Once all marked to a visually appealing round surround shape with holes, cut with jigsaw and hole cutter.  Less width and smaller holes, 15mm also looks nice.

Backrgound board inside the Porthole

nce you have cut out the surround you should have a round bit of plywood left over, the centre.  I use this as the picture.  It should just slide into the tube, if not cut until it does. 

To mount the background board inside the plastic circle I make 3 wooden struts cut to shape and attached with 2 screws each to the tube, equally spaced around the porthole at the back (pic_7a.jpeg) . One of the struts I use as the top one to fix the picture hanging mechanism too. 

Do not glue the struts into place as they need to be removed to place the finished picture board in once porthole all spray painted.

Plastic tube.

On the interior of the tube to give the background board something to butt up against and to hide the edges of the board I attach cork, using impact adhesive, and leaving a gap between the 3 wooden struts the size of the mounting board. Rough the inside of the tube with emery cloth.  I put the impact adhesive on both surfaces (cork and tube) to be joined, using as a first layer 1.5mm 70mm wide cork sticking against front edge around the inside plastic.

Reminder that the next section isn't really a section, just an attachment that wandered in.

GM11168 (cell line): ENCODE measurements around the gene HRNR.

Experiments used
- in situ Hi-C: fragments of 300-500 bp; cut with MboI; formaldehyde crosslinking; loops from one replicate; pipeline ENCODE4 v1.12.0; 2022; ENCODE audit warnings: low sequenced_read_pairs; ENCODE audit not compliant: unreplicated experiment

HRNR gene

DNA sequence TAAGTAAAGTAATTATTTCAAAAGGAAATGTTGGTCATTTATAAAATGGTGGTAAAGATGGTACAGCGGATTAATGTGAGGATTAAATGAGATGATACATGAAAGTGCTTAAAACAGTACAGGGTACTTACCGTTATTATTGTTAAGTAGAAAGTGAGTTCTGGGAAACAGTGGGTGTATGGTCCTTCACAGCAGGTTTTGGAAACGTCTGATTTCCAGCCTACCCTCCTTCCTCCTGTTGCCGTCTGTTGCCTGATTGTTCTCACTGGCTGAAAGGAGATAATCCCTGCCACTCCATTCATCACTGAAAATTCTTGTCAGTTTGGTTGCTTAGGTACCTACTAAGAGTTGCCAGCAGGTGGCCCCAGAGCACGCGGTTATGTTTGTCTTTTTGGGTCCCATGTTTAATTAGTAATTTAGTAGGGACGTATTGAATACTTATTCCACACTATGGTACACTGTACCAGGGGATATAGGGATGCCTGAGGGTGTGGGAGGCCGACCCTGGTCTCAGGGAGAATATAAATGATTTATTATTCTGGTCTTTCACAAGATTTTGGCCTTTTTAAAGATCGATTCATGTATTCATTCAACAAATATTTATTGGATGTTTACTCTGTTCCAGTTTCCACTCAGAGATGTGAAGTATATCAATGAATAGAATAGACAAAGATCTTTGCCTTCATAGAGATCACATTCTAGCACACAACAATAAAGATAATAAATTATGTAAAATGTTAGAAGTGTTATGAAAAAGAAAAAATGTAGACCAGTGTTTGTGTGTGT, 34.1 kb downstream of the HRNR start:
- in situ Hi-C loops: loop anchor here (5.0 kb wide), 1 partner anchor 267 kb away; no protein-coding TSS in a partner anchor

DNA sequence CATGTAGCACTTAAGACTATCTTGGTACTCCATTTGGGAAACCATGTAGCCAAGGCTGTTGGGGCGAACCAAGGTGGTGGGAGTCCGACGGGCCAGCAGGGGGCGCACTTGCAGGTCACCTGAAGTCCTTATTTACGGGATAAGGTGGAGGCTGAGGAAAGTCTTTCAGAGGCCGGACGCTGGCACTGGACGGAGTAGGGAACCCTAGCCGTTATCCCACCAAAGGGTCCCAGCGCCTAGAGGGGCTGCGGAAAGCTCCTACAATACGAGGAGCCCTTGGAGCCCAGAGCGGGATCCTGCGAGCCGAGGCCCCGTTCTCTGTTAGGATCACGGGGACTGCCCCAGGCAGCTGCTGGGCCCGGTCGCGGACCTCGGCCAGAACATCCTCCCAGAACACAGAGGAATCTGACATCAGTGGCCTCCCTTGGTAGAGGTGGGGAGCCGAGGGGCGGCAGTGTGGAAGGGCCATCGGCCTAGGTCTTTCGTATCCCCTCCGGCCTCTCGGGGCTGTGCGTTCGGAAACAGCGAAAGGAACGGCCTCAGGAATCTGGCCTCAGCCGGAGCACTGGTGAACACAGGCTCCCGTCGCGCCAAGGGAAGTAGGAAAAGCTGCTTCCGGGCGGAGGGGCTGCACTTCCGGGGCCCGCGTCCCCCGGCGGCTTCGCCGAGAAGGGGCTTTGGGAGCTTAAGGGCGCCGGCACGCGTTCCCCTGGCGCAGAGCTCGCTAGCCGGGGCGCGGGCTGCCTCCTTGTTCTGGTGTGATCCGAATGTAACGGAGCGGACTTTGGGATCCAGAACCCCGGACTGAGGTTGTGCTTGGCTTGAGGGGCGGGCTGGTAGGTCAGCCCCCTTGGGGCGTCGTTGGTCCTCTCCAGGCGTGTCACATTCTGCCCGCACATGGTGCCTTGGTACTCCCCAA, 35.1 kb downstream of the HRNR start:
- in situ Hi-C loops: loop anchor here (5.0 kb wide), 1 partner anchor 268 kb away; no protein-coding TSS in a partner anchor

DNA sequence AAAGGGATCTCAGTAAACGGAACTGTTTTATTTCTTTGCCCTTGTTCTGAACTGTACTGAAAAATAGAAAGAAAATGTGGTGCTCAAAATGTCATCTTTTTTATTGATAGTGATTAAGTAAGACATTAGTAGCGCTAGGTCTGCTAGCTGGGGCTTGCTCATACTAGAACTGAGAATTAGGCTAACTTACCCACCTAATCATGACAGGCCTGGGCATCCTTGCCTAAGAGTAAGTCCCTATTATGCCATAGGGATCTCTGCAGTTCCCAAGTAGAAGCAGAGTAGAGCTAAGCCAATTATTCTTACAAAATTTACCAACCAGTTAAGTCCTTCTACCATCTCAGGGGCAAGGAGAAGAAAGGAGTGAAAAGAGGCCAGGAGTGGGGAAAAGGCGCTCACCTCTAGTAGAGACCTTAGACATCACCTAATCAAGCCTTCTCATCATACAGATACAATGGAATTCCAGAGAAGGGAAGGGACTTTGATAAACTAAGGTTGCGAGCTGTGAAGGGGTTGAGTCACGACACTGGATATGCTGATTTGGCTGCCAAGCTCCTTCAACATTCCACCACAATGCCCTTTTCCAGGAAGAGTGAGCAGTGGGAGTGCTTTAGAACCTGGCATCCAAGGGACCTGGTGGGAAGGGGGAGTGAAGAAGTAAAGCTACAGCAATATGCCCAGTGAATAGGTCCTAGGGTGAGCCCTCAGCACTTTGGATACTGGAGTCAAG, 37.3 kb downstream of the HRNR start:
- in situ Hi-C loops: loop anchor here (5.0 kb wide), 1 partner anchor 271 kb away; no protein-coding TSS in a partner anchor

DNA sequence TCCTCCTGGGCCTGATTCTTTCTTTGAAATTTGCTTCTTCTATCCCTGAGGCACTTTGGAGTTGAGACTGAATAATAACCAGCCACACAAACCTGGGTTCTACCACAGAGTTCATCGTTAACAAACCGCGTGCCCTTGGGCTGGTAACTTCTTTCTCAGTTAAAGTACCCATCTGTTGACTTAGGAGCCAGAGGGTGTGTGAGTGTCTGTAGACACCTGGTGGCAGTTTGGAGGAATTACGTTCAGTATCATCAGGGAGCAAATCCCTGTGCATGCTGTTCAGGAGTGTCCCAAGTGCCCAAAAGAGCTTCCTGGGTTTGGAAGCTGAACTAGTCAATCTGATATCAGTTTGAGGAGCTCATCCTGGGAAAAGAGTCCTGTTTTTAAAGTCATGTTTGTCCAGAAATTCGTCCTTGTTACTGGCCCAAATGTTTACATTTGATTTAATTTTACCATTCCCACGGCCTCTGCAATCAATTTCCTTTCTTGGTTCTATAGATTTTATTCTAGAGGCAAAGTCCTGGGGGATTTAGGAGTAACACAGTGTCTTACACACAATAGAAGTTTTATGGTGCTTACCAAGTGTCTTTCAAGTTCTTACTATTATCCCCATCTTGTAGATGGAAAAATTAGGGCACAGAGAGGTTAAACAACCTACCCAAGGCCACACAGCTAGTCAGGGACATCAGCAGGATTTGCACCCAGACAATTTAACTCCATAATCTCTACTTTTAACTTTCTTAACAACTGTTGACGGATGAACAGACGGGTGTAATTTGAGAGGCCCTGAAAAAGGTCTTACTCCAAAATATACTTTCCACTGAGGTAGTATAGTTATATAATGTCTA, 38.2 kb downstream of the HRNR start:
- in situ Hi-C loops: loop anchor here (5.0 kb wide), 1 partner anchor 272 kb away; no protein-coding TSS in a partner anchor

The cork I get unfortunately does not go all the way around so I have to add a piece at the bottom – which will be mainly covered by Sea scape. Once first layer cured I put on two 2.5mm 56mm wide layers of cork in line with the back edge of cork. Once all cured I then cut the leading edge of the cork near the plastic rime to give a tapered appearance. (There is a gap of 14mm to the front edge of plastic and 5mm of cork to put black sealant on and glass in, then sealant.)  12-pic_8b.jpeg